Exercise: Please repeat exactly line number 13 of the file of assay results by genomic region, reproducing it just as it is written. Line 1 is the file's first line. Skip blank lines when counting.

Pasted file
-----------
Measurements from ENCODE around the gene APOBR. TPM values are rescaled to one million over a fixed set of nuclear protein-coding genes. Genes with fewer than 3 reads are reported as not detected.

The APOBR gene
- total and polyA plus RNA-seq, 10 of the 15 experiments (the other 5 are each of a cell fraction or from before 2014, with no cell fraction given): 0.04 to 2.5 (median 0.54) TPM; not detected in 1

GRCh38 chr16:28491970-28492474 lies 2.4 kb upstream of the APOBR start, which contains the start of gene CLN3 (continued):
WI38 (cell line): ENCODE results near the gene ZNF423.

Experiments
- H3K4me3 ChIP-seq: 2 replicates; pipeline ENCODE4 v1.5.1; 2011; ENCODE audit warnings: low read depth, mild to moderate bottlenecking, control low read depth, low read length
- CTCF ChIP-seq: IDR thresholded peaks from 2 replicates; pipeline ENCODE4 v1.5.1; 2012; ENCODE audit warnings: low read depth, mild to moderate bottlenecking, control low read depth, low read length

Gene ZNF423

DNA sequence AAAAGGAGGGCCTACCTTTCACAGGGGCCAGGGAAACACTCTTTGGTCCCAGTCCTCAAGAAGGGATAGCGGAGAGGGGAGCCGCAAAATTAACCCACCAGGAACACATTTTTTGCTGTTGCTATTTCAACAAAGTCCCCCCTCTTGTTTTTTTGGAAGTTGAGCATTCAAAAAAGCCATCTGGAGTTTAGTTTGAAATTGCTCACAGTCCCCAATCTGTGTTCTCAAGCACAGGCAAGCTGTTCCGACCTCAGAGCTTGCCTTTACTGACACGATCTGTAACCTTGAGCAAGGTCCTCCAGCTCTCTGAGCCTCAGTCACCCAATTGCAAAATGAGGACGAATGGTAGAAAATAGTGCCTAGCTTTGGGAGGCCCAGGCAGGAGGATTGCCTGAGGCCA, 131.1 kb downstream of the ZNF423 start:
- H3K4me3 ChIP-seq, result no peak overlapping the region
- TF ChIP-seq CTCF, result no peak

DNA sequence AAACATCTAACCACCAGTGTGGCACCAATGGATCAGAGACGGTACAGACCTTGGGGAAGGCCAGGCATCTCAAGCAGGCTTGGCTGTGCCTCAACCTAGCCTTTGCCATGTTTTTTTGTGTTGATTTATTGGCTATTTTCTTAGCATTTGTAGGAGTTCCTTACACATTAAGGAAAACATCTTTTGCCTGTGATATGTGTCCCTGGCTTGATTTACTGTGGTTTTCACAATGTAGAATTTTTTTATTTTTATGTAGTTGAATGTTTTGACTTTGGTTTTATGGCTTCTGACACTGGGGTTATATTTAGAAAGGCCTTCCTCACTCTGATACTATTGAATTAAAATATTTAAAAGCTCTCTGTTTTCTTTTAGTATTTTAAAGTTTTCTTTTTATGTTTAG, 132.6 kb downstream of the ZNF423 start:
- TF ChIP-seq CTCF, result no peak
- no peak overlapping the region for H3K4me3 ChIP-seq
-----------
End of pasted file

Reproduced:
DNA sequence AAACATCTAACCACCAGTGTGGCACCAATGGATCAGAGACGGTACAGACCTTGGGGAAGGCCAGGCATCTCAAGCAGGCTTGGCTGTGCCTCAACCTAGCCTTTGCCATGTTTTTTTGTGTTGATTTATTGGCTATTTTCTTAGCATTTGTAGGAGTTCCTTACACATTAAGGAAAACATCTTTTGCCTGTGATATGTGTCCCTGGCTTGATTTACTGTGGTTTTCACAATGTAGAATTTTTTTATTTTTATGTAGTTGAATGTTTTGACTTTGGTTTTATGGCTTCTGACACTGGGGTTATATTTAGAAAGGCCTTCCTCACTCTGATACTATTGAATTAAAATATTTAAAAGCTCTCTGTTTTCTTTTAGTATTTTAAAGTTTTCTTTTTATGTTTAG, 132.6 kb downstream of the ZNF423 start: